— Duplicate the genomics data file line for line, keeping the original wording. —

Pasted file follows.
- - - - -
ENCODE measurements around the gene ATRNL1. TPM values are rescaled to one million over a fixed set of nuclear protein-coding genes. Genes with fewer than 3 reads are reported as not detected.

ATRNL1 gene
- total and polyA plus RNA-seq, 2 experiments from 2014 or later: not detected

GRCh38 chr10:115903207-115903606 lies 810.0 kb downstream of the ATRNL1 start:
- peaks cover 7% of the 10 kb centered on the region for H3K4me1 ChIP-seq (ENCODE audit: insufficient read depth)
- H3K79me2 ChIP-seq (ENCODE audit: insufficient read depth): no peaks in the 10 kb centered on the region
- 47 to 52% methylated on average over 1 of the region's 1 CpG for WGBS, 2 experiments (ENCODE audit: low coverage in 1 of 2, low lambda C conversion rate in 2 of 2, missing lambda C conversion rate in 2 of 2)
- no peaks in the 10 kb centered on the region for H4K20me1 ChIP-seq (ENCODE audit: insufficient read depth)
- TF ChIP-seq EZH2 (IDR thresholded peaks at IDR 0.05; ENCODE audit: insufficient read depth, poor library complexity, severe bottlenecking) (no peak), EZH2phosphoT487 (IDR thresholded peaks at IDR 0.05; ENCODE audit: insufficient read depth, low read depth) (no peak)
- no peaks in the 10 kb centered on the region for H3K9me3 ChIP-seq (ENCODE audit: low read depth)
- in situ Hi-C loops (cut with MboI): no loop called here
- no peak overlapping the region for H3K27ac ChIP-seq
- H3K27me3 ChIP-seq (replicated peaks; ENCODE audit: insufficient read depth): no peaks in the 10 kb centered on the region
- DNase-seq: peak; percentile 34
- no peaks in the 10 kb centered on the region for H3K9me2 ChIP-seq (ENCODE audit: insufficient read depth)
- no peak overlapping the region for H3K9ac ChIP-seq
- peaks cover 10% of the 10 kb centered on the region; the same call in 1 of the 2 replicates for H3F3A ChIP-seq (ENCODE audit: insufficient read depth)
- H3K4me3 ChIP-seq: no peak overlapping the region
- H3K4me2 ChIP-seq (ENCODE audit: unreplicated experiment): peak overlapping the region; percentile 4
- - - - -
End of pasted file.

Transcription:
ENCODE measurements around the gene ATRNL1. TPM values are rescaled to one million over a fixed set of nuclear protein-coding genes. Genes with fewer than 3 reads are reported as not detected.

ATRNL1 gene
- total and polyA plus RNA-seq, 2 experiments from 2014 or later: not detected

GRCh38 chr10:115903207-115903606 lies 810.0 kb downstream of the ATRNL1 start:
- peaks cover 7% of the 10 kb centered on the region for H3K4me1 ChIP-seq (ENCODE audit: insufficient read depth)
- H3K79me2 ChIP-seq (ENCODE audit: insufficient read depth): no peaks in the 10 kb centered on the region
- 47 to 52% methylated on average over 1 of the region's 1 CpG for WGBS, 2 experiments (ENCODE audit: low coverage in 1 of 2, low lambda C conversion rate in 2 of 2, missing lambda C conversion rate in 2 of 2)
- no peaks in the 10 kb centered on the region for H4K20me1 ChIP-seq (ENCODE audit: insufficient read depth)
- TF ChIP-seq EZH2 (IDR thresholded peaks at IDR 0.05; ENCODE audit: insufficient read depth, poor library complexity, severe bottlenecking) (no peak), EZH2phosphoT487 (IDR thresholded peaks at IDR 0.05; ENCODE audit: insufficient read depth, low read depth) (no peak)
- no peaks in the 10 kb centered on the region for H3K9me3 ChIP-seq (ENCODE audit: low read depth)
- in situ Hi-C loops (cut with MboI): no loop called here
- no peak overlapping the region for H3K27ac ChIP-seq
- H3K27me3 ChIP-seq (replicated peaks; ENCODE audit: insufficient read depth): no peaks in the 10 kb centered on the region
- DNase-seq: peak; percentile 34
- no peaks in the 10 kb centered on the region for H3K9me2 ChIP-seq (ENCODE audit: insufficient read depth)
- no peak overlapping the region for H3K9ac ChIP-seq
- peaks cover 10% of the 10 kb centered on the region; the same call in 1 of the 2 replicates for H3F3A ChIP-seq (ENCODE audit: insufficient read depth)
- H3K4me3 ChIP-seq: no peak overlapping the region
- H3K4me2 ChIP-seq (ENCODE audit: unreplicated experiment): peak overlapping the region; percentile 4